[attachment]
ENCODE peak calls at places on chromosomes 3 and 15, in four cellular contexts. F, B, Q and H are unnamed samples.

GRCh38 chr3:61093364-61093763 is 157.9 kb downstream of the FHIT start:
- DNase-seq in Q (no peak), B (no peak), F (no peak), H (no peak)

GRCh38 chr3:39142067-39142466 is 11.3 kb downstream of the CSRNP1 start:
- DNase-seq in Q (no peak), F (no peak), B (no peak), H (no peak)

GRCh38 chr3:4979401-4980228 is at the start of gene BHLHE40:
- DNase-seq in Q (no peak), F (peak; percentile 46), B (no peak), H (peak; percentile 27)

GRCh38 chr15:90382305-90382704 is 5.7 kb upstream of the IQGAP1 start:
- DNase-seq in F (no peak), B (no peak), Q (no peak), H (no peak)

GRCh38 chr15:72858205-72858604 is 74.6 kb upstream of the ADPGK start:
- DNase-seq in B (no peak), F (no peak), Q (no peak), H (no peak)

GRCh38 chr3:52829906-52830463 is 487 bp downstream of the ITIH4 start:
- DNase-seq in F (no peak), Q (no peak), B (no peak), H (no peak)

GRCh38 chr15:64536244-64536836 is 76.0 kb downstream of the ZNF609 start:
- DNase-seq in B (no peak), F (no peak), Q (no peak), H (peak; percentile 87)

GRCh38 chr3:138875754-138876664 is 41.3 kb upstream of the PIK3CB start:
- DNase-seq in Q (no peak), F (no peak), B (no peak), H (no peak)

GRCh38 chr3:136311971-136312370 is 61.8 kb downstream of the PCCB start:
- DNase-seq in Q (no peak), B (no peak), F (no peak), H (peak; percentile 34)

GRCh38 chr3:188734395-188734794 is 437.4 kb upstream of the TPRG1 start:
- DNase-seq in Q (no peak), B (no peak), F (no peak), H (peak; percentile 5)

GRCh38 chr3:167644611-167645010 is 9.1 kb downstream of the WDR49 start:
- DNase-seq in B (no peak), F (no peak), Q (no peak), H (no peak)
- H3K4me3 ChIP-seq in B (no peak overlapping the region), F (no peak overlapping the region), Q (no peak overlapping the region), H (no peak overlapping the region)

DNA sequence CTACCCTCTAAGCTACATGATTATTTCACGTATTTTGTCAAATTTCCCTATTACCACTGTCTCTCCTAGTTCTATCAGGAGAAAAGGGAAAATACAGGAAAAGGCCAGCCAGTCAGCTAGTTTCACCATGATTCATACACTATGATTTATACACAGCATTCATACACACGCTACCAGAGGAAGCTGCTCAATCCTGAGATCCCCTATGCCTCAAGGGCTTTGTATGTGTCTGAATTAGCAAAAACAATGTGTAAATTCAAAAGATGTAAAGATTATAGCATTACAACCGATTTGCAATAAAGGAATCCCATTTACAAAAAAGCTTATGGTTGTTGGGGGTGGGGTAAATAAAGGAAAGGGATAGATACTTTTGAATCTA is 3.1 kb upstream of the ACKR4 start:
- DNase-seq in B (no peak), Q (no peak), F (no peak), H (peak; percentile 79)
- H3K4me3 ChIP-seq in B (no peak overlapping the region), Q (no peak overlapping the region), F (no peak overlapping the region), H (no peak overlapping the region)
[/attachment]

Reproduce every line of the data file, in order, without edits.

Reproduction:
ENCODE peak calls at places on chromosomes 3 and 15, in four cellular contexts. F, B, Q and H are unnamed samples.

GRCh38 chr3:61093364-61093763 is 157.9 kb downstream of the FHIT start:
- DNase-seq in Q (no peak), B (no peak), F (no peak), H (no peak)

GRCh38 chr3:39142067-39142466 is 11.3 kb downstream of the CSRNP1 start:
- DNase-seq in Q (no peak), F (no peak), B (no peak), H (no peak)

GRCh38 chr3:4979401-4980228 is at the start of gene BHLHE40:
- DNase-seq in Q (no peak), F (peak; percentile 46), B (no peak), H (peak; percentile 27)

GRCh38 chr15:90382305-90382704 is 5.7 kb upstream of the IQGAP1 start:
- DNase-seq in F (no peak), B (no peak), Q (no peak), H (no peak)

GRCh38 chr15:72858205-72858604 is 74.6 kb upstream of the ADPGK start:
- DNase-seq in B (no peak), F (no peak), Q (no peak), H (no peak)

GRCh38 chr3:52829906-52830463 is 487 bp downstream of the ITIH4 start:
- DNase-seq in F (no peak), Q (no peak), B (no peak), H (no peak)

GRCh38 chr15:64536244-64536836 is 76.0 kb downstream of the ZNF609 start:
- DNase-seq in B (no peak), F (no peak), Q (no peak), H (peak; percentile 87)

GRCh38 chr3:138875754-138876664 is 41.3 kb upstream of the PIK3CB start:
- DNase-seq in Q (no peak), F (no peak), B (no peak), H (no peak)

GRCh38 chr3:136311971-136312370 is 61.8 kb downstream of the PCCB start:
- DNase-seq in Q (no peak), B (no peak), F (no peak), H (peak; percentile 34)

GRCh38 chr3:188734395-188734794 is 437.4 kb upstream of the TPRG1 start:
- DNase-seq in Q (no peak), B (no peak), F (no peak), H (peak; percentile 5)

GRCh38 chr3:167644611-167645010 is 9.1 kb downstream of the WDR49 start:
- DNase-seq in B (no peak), F (no peak), Q (no peak), H (no peak)
- H3K4me3 ChIP-seq in B (no peak overlapping the region), F (no peak overlapping the region), Q (no peak overlapping the region), H (no peak overlapping the region)

DNA sequence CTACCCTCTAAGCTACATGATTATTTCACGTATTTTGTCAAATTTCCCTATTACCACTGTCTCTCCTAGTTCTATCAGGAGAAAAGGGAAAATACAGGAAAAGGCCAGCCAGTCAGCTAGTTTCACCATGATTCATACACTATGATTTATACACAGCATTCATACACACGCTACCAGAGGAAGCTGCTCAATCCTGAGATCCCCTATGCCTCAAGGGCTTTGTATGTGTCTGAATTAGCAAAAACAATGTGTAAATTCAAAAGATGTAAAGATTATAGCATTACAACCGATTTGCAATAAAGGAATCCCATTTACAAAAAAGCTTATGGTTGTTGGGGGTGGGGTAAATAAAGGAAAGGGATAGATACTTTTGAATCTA is 3.1 kb upstream of the ACKR4 start:
- DNase-seq in B (no peak), Q (no peak), F (no peak), H (peak; percentile 79)
- H3K4me3 ChIP-seq in B (no peak overlapping the region), Q (no peak overlapping the region), F (no peak overlapping the region), H (no peak overlapping the region)